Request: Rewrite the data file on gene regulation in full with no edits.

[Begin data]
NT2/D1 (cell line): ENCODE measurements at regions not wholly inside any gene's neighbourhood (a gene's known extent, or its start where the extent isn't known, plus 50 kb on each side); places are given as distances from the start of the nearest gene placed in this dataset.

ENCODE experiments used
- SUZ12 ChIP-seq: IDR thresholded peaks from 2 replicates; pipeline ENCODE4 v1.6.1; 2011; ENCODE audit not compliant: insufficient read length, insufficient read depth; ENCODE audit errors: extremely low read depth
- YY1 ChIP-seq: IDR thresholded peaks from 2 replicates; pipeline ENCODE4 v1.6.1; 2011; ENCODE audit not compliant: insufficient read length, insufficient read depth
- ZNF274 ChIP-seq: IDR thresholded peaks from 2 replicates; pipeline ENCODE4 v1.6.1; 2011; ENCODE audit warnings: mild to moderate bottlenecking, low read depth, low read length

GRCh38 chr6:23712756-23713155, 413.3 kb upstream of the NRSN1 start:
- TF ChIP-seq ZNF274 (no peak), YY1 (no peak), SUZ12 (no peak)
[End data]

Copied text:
NT2/D1 (cell line): ENCODE measurements at regions not wholly inside any gene's neighbourhood (a gene's known extent, or its start where the extent isn't known, plus 50 kb on each side); places are given as distances from the start of the nearest gene placed in this dataset.

ENCODE experiments used
- SUZ12 ChIP-seq: IDR thresholded peaks from 2 replicates; pipeline ENCODE4 v1.6.1; 2011; ENCODE audit not compliant: insufficient read length, insufficient read depth; ENCODE audit errors: extremely low read depth
- YY1 ChIP-seq: IDR thresholded peaks from 2 replicates; pipeline ENCODE4 v1.6.1; 2011; ENCODE audit not compliant: insufficient read length, insufficient read depth
- ZNF274 ChIP-seq: IDR thresholded peaks from 2 replicates; pipeline ENCODE4 v1.6.1; 2011; ENCODE audit warnings: mild to moderate bottlenecking, low read depth, low read length

GRCh38 chr6:23712756-23713155, 413.3 kb upstream of the NRSN1 start:
- TF ChIP-seq ZNF274 (no peak), YY1 (no peak), SUZ12 (no peak)